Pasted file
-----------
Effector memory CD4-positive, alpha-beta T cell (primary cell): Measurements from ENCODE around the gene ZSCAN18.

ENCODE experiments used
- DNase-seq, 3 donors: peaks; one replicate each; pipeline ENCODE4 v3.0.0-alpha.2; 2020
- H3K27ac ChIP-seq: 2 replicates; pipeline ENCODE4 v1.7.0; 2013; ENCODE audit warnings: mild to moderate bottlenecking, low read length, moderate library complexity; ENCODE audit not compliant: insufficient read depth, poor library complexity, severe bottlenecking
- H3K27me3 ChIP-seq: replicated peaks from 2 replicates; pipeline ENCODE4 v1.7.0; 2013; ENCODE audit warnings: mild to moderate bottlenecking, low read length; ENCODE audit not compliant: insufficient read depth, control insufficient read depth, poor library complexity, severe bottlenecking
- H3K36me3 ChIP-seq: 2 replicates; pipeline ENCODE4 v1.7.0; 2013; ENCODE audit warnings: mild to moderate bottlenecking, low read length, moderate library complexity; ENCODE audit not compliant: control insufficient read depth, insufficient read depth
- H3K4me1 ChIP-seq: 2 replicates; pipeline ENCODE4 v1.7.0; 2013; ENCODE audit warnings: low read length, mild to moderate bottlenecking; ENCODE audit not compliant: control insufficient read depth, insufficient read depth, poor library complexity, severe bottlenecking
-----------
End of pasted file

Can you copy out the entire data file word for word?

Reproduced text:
Effector memory CD4-positive, alpha-beta T cell (primary cell): Measurements from ENCODE around the gene ZSCAN18.

ENCODE experiments used
- DNase-seq, 3 donors: peaks; one replicate each; pipeline ENCODE4 v3.0.0-alpha.2; 2020
- H3K27ac ChIP-seq: 2 replicates; pipeline ENCODE4 v1.7.0; 2013; ENCODE audit warnings: mild to moderate bottlenecking, low read length, moderate library complexity; ENCODE audit not compliant: insufficient read depth, poor library complexity, severe bottlenecking
- H3K27me3 ChIP-seq: replicated peaks from 2 replicates; pipeline ENCODE4 v1.7.0; 2013; ENCODE audit warnings: mild to moderate bottlenecking, low read length; ENCODE audit not compliant: insufficient read depth, control insufficient read depth, poor library complexity, severe bottlenecking
- H3K36me3 ChIP-seq: 2 replicates; pipeline ENCODE4 v1.7.0; 2013; ENCODE audit warnings: mild to moderate bottlenecking, low read length, moderate library complexity; ENCODE audit not compliant: control insufficient read depth, insufficient read depth
- H3K4me1 ChIP-seq: 2 replicates; pipeline ENCODE4 v1.7.0; 2013; ENCODE audit warnings: low read length, mild to moderate bottlenecking; ENCODE audit not compliant: control insufficient read depth, insufficient read depth, poor library complexity, severe bottlenecking